Women in STEM: Ability, preference, and value
Xuan Jiang ()
Labour Economics, 2021, vol. 70, issue C
Women are underrepresented in both STEM college majors and STEM jobs. Even with a STEM college degree, women are significantly less likely to work in STEM occupations than their male counterparts. This paper studies the determinants of the gender gap in college major choice and job choice between STEM and non-STEM fields and quantifies how much the gender wage gap can be explained by these choices using an extended Roy Model. I find that men’s ability sorting behavior is statistically stronger than women’s in major choice, yet gender differences in ability and ability sorting together explain only a small portion of the gender gap in STEM majors. The gender gap in STEM occupations cannot be explained by the gender differences in ability or ability sorting. Instead, a part of the gender gap in STEM occupations can be explained by the fact that women are more represented in less Math-intensive STEM majors and graduates from those majors are more likely to be well-matched to and to take jobs in non-STEM occupations. The other part of the gender gap in STEM occupations can be explained by women’s preference over work-life balance and women’s home location. The counterfactual analysis shows that about 13.7% of the gender wage gap among college graduates can be explained by the returns to STEM careers among the non-STEM women in the top 6.7% of the ability distribution.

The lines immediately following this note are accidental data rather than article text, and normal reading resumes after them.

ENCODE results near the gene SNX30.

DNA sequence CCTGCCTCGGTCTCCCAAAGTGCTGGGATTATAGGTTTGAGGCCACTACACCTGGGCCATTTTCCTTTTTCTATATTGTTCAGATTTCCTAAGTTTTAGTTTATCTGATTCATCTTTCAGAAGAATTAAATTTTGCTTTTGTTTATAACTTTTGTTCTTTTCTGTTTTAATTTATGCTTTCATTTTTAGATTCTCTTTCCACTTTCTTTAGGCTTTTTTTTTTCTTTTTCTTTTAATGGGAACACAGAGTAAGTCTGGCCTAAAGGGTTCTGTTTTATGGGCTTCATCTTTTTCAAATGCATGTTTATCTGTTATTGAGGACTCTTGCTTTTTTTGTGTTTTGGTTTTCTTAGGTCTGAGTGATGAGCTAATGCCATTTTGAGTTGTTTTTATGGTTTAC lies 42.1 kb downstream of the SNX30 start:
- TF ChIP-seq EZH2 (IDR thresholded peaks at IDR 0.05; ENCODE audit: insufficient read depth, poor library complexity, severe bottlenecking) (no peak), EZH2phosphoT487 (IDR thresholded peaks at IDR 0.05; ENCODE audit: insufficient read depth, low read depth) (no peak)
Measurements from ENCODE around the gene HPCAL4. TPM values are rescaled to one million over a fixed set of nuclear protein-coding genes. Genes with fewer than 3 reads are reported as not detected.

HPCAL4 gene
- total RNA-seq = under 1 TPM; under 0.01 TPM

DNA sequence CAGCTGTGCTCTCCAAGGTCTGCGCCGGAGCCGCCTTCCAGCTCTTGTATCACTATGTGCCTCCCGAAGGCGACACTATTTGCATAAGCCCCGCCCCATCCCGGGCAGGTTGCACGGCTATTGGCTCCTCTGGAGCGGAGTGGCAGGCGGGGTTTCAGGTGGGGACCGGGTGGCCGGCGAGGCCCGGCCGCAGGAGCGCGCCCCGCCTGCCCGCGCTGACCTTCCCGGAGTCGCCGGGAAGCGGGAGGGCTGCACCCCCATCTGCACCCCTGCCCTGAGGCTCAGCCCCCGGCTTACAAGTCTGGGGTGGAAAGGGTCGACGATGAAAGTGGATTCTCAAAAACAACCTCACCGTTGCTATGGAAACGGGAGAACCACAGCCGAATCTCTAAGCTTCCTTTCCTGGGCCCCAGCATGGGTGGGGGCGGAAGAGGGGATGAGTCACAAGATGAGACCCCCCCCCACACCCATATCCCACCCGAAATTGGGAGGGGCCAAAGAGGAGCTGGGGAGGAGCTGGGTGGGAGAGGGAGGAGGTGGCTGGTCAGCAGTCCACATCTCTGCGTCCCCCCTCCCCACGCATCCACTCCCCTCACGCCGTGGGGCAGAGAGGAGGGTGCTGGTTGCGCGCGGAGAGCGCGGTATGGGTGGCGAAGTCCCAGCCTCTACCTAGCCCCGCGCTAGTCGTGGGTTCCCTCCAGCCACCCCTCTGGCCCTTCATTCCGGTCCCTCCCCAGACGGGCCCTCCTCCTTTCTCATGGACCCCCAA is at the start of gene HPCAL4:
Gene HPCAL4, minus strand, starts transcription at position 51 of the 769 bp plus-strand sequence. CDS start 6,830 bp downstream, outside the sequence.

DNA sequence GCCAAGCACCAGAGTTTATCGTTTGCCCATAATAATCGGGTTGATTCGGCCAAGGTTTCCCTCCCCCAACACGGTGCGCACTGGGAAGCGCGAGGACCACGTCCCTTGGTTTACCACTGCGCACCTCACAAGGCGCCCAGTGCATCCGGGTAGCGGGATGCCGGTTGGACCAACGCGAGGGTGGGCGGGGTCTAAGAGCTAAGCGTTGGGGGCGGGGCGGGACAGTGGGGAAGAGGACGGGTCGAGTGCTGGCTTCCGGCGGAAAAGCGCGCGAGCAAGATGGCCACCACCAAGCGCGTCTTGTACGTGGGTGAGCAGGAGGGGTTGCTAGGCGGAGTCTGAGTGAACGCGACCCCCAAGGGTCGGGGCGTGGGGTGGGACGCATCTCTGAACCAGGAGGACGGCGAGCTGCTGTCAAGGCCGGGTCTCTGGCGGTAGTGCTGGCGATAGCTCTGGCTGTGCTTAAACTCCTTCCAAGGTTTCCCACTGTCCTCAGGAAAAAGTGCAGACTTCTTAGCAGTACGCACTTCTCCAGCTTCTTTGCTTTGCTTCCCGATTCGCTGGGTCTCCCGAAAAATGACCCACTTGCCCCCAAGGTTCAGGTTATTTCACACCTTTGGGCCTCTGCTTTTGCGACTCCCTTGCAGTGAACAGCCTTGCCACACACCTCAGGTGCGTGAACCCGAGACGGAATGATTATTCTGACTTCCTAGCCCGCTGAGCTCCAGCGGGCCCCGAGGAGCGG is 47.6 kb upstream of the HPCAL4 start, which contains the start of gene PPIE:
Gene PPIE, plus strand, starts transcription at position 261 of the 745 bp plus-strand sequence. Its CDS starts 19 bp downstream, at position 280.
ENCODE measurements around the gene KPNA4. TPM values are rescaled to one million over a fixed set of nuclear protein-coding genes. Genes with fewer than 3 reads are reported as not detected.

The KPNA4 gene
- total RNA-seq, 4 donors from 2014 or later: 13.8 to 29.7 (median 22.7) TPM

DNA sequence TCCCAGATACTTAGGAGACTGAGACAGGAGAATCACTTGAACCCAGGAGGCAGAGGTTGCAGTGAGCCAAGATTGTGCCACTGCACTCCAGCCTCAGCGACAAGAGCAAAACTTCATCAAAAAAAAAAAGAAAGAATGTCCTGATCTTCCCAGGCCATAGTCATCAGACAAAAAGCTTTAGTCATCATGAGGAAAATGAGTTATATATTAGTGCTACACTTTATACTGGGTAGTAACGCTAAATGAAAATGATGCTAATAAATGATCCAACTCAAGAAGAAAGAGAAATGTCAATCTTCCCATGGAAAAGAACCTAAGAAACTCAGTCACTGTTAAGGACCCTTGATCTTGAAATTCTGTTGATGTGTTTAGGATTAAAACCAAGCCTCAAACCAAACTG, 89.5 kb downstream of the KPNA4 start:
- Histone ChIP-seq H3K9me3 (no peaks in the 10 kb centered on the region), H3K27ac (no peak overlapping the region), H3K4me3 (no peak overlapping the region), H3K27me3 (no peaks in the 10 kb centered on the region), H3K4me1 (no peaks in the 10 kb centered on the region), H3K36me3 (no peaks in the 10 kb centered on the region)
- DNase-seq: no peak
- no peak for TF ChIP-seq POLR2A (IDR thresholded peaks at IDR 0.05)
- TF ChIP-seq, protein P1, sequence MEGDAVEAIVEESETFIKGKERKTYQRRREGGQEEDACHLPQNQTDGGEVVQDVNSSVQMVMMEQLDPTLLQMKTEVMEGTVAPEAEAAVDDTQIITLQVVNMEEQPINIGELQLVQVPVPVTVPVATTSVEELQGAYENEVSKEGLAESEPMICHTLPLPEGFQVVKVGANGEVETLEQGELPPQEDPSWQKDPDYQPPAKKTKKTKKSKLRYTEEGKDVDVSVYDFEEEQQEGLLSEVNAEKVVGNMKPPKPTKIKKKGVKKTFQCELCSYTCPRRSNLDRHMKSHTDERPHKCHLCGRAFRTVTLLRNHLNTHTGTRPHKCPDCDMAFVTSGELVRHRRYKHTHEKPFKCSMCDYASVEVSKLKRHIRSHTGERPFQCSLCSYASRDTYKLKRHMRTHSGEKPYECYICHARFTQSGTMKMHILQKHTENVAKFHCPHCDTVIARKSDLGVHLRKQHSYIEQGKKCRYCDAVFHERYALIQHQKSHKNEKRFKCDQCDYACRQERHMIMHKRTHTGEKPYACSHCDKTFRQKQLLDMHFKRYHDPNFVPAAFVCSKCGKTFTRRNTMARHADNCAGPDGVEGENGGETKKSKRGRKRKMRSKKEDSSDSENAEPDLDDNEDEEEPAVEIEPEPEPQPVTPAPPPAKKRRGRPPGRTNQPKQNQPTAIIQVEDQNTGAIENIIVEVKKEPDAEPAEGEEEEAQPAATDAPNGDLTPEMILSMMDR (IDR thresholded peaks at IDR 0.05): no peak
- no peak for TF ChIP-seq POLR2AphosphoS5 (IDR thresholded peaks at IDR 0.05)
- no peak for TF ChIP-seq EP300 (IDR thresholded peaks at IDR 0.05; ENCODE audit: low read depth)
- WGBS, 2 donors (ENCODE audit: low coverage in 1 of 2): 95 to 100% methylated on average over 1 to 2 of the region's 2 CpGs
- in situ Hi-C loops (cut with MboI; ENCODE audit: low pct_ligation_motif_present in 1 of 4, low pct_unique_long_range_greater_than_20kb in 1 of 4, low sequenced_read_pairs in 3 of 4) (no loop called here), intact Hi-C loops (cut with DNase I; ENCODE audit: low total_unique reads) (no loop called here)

Keywords: Gender Gaps; Ability sorting; College major; STEM attrition; STEM job (search for similar items in EconPapers)
JEL-codes: I20 I23 J16 J24 J31 (search for similar items in EconPapers)
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